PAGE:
Google remains a player on the AR scene for another reason as well: its recent release of a set of developer tools called ARCore. This is being seen in the industry as a response to the upcoming release of ARKit from Apple (NASDAQ: AAPL) as part of iOS 11, announced just over two years from Apple’s eyebrow-raising acquisition of a German AR startup called Metaio. Other companies involved in AR that get positive nods from The Motley Fool include Microsoft, for its interactive, hologram-projecting HoloLens, in use by some major brands for showcasing products; STMicroelectronics (NYSE: STM), maker of a motion sensor certified for use with Google’s Project Tango and Daydream platforms; and Himax (NASDAQ: HIMX), maker of liquid-crystal-on-silicon (LCOS) products used in both AR and VR headsets.

Clearly, a number of considerations need to be factored in to making wise investment decisions into these kinds of technologies, but the payoff potential is significant. According to Variety, market research firm Greenlight Insights recently forecasted that global VR revenues will reach $7.17 billion by the end of 2017, and $75 billion by 2021. And mergers and acquisitions advisory firm Digi-Capital projects that mobile AR could become the primary driver of a $108 billion VR/AR market by 2021, as well.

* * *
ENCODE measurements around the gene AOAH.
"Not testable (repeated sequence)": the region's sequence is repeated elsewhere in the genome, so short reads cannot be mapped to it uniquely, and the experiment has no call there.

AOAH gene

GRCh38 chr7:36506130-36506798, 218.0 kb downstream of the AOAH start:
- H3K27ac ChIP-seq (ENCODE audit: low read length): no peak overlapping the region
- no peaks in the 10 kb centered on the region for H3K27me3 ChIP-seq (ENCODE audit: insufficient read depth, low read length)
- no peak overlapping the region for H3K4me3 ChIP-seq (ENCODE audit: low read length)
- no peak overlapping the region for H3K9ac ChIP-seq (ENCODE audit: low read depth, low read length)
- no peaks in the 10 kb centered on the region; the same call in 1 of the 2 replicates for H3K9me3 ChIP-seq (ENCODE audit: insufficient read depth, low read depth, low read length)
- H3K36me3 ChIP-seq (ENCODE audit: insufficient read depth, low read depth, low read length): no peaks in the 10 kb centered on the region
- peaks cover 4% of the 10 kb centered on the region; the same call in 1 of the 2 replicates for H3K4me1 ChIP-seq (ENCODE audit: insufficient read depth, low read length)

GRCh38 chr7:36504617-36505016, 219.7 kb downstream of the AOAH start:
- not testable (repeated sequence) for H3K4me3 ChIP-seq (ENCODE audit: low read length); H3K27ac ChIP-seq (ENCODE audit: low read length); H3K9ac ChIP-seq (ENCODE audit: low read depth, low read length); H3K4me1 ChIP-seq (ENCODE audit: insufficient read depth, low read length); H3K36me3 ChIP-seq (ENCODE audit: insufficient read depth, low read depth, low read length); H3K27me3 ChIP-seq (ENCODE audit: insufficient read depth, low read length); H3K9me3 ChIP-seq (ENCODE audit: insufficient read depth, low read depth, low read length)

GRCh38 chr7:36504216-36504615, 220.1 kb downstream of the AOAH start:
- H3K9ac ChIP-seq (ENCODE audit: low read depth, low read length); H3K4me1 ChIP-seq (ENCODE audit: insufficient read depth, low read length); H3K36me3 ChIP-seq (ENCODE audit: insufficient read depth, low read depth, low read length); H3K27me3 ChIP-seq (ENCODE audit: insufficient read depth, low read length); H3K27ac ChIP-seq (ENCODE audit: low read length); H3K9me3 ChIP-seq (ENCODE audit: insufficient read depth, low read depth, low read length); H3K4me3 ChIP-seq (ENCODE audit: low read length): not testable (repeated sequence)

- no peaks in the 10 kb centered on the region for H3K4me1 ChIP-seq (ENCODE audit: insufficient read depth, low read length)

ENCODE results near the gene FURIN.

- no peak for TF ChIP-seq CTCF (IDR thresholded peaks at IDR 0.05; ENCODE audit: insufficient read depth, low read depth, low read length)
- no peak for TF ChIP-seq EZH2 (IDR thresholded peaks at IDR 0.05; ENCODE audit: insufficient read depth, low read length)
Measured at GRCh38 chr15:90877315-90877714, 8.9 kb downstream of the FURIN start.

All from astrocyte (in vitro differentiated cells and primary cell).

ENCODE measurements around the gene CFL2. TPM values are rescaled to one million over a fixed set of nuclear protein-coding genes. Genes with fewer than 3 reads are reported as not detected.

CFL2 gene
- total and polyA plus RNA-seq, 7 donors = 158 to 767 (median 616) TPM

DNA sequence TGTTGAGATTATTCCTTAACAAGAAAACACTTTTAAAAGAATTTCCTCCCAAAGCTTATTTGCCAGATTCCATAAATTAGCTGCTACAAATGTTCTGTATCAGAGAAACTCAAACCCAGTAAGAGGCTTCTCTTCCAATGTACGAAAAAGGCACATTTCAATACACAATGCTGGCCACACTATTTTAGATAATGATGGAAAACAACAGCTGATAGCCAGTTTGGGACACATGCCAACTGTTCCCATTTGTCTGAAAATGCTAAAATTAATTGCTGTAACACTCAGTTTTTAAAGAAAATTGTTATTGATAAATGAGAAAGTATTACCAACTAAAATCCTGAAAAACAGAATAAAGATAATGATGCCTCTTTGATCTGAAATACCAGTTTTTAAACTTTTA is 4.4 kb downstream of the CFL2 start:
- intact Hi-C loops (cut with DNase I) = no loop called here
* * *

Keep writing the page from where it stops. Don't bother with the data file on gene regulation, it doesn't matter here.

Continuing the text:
And here’s one more thing to consider as an investment strategy: Let the experts help you decide, and limit your exposure to market volatility. One traditional way to do this is to invest not in individual companies, but in a focused mutual fund. Top-rated technology funds are available from Fidelity (MUTF: FSPTX), T. Rowe Price (MUTF: PRGTX and PASTX), Vanguard (MUTF: VITAX) and many other financial services organizations. There’s also a much newer method of getting expert input, and the approach is at least as fascinating as the “reality technologies” themselves: using artificial intelligence to identify which companies are propelling next-generation industries that may not fit into traditional industry classification standards. Cambridge, Massachusetts-based startup Kensho Technologies is doing just that, and has created (among others) a Virtual Reality Index that’s certainly worth a look.

To contact the author of this article, email tony.pallone@ieeeglobalspec.com